16 Jun A Mother’s Love- Raising a Son with Narcolepsy by Candace Dave
My son Jerren started showing signs of narcolepsy in 3rd grade but I believe it was even earlier than that. In second grade, his teacher was always telling me that I needed to put him to bed at an earlier time. I was putting him to bed at 9 p.m. every night. In 3rd grade, my mom told me when she was babysitting him, he could hardly walk for a brief moment. He explained it as it “felt like my legs turned against me and just did what they wanted to!” At school they said he was dragging a leg and they took a picture of him and one side of his face was dropping. I took him to the doctor and they said he could have suffered a mini stroke. They didn’t have an idea that it could have been narcolepsy. I started taking videos of him walking to show the doctors what was happening. While watching the scene in Bambi, where the mother was shot, he began to cry and fell over on me. He was limp and looked like he couldn’t breathe. He came to and was slurring his speech and his hands and arms were weak. I freaked out and took him to the emergency room. They thought he was having seizures and just prescribed seizure medication. I didn’t give it to him. I knew it wasn’t a seizure.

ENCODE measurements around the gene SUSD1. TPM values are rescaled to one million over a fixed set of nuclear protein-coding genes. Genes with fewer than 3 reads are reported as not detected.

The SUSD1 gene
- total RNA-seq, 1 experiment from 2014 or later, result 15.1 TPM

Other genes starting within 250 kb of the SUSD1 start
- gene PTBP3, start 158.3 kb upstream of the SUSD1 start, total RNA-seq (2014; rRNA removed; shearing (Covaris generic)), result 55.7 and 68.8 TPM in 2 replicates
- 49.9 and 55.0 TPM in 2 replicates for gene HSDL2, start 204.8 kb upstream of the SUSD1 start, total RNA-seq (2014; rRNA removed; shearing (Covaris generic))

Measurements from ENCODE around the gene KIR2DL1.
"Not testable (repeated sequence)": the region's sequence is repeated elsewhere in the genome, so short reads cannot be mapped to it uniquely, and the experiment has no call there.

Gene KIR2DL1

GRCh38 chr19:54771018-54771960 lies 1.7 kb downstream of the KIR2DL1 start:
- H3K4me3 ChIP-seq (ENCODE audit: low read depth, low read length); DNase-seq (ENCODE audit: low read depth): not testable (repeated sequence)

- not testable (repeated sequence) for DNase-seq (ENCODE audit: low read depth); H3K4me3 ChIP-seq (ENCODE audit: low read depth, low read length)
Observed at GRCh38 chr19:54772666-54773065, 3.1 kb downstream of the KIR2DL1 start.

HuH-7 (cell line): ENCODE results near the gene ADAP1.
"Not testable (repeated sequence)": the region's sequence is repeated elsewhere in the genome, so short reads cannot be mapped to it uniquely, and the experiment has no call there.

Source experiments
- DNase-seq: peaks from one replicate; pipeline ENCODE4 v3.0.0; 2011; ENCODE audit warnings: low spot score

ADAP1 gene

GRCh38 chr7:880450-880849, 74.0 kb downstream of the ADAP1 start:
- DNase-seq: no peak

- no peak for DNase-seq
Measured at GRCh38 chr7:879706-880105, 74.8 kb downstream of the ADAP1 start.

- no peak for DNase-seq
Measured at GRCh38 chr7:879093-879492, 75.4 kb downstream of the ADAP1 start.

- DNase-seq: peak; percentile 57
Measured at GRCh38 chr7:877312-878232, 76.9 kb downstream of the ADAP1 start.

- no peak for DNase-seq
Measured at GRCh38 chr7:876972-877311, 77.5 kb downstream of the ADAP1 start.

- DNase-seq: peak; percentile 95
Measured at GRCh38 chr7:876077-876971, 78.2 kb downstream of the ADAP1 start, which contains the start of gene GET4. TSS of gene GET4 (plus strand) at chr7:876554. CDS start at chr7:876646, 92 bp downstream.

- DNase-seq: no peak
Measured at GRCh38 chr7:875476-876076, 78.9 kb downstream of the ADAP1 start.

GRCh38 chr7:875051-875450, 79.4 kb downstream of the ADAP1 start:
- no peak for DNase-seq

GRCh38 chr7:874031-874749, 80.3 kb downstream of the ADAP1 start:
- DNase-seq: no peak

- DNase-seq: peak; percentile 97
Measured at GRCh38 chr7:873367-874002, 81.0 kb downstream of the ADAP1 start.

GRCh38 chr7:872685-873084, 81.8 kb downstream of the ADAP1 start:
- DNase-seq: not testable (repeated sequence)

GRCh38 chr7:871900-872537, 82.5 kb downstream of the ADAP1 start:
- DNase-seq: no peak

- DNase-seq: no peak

Then it kept happening. I continued to take videos of him because when we did go to the ER, no doctor could figure out what was wrong. One doctor said he is just sleepy but I knew it was more than just being sleepy. Finally, he was seen by his primary care doctor. He wouldn’t stay awake through the visit and his appearance had the doctor so concerned that he admitted my son to the hospital. They did 24-hour surveillance and a psychiatrist watched the video and said, “This is narcolepsy.” From there, testing was done, a spinal tap, etc. He was moved three hours away to Kansas City’s Children’s Mercy Hospital and was admitted. The specialist said it was the worst he had seen. We have been through terrible hallucinations and cataplexy. He is currently being home-schooled because of all the issues we had with the schools.
Before Jerren was diagnosed, the only thing I knew about narcolepsy was movie portrayals, people falling asleep suddenly and that’s all. Now we know how serious it is. Jerren doesn’t just fall asleep suddenly, narcolepsy has left him with the inability to get a quality sleep at night. My son was only sleeping for 30 minutes to an hour every night at fragmented times. Our doctor told us that our brains need 8 hours to repair each night, so Jerren can no longer get the restorative, restful sleep. My son is currently taking the best medication I could find which has helped tremendously. He still has a tough time but not as tough. He doesn’t lose full control of his muscles anymore. He experiences facial ticks, tongue protruding but he can laugh again. He must take his medication every day though, when he’s been without it even just for two days, he falls apart.
To learn more about narcolepsy, visit WakeUpNarcolepsy.org.
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